EnduroKa: We turn a Ford grocery-getter into a budget racer
No matter what anyone tells you, there’s no such thing as cheap motor racing, even at the grassroots level.
(Or, at least, cheap is a relative term.)
So, instead of calling my entry into the British EnduroKA series inexpensive, I’ve convinced myself that it is at least good value for money. That’s certainly how I—and my AFK Racing teammates—have worked it out. The price is a considerable hike over the online racing that brought us together, but over the course of a full season you can spend some 50+ hours on track. The shortest race on the calendar is five hours and the longest is 24, so when you calculate costs against seat-time, you get rather comforting results. Factoring in the build of the car and race entry fees for 2023, plus one event in November, I reckon it will work out to less than $500 an hour, split four ways.
If we don’t break anything, it could be less expensive than indoor karting.
Rigorous regulations and spec parts mean the racing should be even tighter than karting, with little room for drivers to “spend their way to success.” Hopefully, it will all come down to how well we can pedal a former shopping kart around Britain’s twisting raceways.
The rules stipulate that we start with a 2002–2008 Ford Ka, the cute, petite grocery getter that happened to be engineered under the ride-and-handling genius of Richard Parry-Jones. The late British engineer knew how to make cheap little cars work, from the Ford Escort to the Fiesta. And while the Ka was never fast, it was great fun in the corners.
In our first season, there will be plenty of corners. Helping the Ka blat through the bends, is a set of standard parts: Gaz springs and dampers, Mintex front brake pads, Toyo tires on Compomotive alloy wheels, Powerflex bushes, and a Safety Devices roll cage. The race seat, harness, steering wheel, fire suppression, and electric cutoff are selected by each team. Brakes hoses can also be upgraded to braided lines. Here’s the kicker, though. The pebble-pushing 70-hp 1.3-liter engine can’t be touched save for service items.
Simply put, building an EnduroKA is just a matter of buying a car and the parts, then putting it all together.
YouTube videos suggest that it could be all be done in a couple of weekends, and we watched them avidly as we began our shopping spree. Initially, we were tempted by a car that was already started. It looked great in the pictures, complete with a classic Martini livery. Upon inspection, though, we noticed the Ka was riddled with rust and would require significant welding, which was beyond our abilities. Instead, we bought most of the parts we needed at a discount and went searching for a different donor car. That turned out to be a one-owner 11,000-mile beauty; its silver paintwork still shiny after spending most of its life garaged. It seemed almost a shame when we laid into it with wrenches and hammers for the first time.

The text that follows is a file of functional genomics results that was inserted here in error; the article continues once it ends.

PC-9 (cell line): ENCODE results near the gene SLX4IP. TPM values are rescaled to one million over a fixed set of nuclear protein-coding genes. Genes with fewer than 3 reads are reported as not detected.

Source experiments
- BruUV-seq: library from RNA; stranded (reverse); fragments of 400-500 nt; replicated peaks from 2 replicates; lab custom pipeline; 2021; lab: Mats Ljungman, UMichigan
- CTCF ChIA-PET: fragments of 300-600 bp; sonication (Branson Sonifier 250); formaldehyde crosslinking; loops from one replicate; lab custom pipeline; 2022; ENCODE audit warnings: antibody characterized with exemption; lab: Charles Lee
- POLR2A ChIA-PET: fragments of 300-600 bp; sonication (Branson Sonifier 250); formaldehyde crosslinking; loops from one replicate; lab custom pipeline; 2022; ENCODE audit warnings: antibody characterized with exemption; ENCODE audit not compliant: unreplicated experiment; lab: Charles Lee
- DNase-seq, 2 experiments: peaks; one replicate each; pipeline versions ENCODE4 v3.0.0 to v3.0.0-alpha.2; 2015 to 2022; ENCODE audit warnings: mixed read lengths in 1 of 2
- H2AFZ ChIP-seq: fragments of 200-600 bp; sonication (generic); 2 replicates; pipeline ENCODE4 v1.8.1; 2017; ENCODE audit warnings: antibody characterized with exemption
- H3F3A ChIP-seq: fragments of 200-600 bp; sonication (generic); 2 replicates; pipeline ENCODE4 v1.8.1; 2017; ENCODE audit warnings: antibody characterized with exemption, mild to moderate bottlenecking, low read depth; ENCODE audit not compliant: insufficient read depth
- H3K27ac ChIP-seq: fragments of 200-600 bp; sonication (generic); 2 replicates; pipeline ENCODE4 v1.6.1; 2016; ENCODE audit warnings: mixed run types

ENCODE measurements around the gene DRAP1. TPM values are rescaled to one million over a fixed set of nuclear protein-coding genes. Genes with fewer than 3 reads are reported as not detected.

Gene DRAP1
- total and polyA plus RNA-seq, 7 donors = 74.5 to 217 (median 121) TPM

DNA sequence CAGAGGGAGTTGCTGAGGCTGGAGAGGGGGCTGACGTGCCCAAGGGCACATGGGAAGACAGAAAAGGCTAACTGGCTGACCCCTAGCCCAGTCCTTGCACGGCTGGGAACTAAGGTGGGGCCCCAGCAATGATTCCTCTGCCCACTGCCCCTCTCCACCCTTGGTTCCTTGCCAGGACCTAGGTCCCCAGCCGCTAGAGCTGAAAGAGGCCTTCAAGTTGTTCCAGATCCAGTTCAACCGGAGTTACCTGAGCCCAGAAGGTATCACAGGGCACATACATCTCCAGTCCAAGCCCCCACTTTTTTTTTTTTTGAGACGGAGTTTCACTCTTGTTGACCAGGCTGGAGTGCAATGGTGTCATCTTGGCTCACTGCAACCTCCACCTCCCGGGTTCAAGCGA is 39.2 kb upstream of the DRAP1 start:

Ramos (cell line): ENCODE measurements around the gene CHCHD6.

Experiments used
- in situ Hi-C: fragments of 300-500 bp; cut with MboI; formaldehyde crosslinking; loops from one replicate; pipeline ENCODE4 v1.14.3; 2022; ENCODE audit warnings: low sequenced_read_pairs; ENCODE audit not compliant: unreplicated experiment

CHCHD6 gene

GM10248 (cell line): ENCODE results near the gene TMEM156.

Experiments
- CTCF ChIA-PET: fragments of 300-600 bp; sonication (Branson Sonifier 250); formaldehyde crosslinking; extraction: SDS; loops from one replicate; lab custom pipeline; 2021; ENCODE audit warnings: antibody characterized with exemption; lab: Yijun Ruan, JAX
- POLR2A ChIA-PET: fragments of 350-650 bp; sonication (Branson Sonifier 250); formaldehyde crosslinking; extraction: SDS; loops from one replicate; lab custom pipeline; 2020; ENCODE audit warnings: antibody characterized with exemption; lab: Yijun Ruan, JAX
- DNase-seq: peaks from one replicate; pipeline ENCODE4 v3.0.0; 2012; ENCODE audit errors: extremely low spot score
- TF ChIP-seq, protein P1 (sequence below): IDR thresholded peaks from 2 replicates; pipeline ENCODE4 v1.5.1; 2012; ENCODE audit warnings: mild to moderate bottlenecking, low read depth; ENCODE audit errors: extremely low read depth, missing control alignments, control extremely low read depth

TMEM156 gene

It was also the first time that Natalie Knowles, Nick Creed, Tim Parsons and I had met in the real world, having previously only chatted between Gran Turismo races, over Twitter, or the occasional Zoom call. We bonded over stubborn bolts as we gutted the Ka’s interior. We worked as a team to figure out how to pull the dashboard to remove a tricky piece of sound insulation … but then just handed a sharp knife to Tim, instead.
By the end of a weekend we had replaced the rear shocks and bushings, removed the ABS sensors, and stripped the front end so that new front bearings could be pushed into the hubs before reassembly.
The next weekend, we sorted the front suspension, and eventually got the car back on its wheels. Barring a few choice words, scraped knuckles, and emergency runs to buy specialist tools, the project had gone smoothly. The Ka was almost ready to have its roll cage installed at nearby rally racing specialist EJM.
EJM insisted that we remove the fuel tank. We complied, having watched a video of one Ka catching fire as the cage was welded. This was a miserable job, with hours spent crawling under the car to free heat shielding and exhaust pipes. The trickiest bit was disconnecting the fuel lines without damaging them.
Over the next several weeks EJM artfully welded in the cage, fitted our Sparco race seat, ran the pipes for the fire extinguisher, and installed the electrical cutoff switch. Thankfully, they were also able to repair the fuel lines as a replacement would have cost a small fortune. We’d hoped to be ready to race in September, but had to settle for a shakedown test instead, as one key component, the AIM Solo 2 race display and data logger, was on back order.
On a rainy autumnal evening at Donington Park, we finally got to drive our beloved Ka on track. Time was short, the light was fading, rain—and assorted imbeciles—caused many delays, but I netted four dry laps. Sharing the circuit with 911s, M-series BMWs, Atoms, and Caterhams, it was like taking a knife to a gunfight. Only through the flat-out Craner Curves could I get a jab in, carrying more speed than those in higher-powered (and more expensive) machinery dared. There wasn’t enough time to truly learn the car or the circuit before torrential rain halted practice, but in those few laps it felt like we had built a proper, little race car.
Now, we just have to create a suitably sporty livery and add a few final touches before we find out how it really stacks up against 50 other identical cars. Our first race is at Brands Hatch, in November. Stay tuned.
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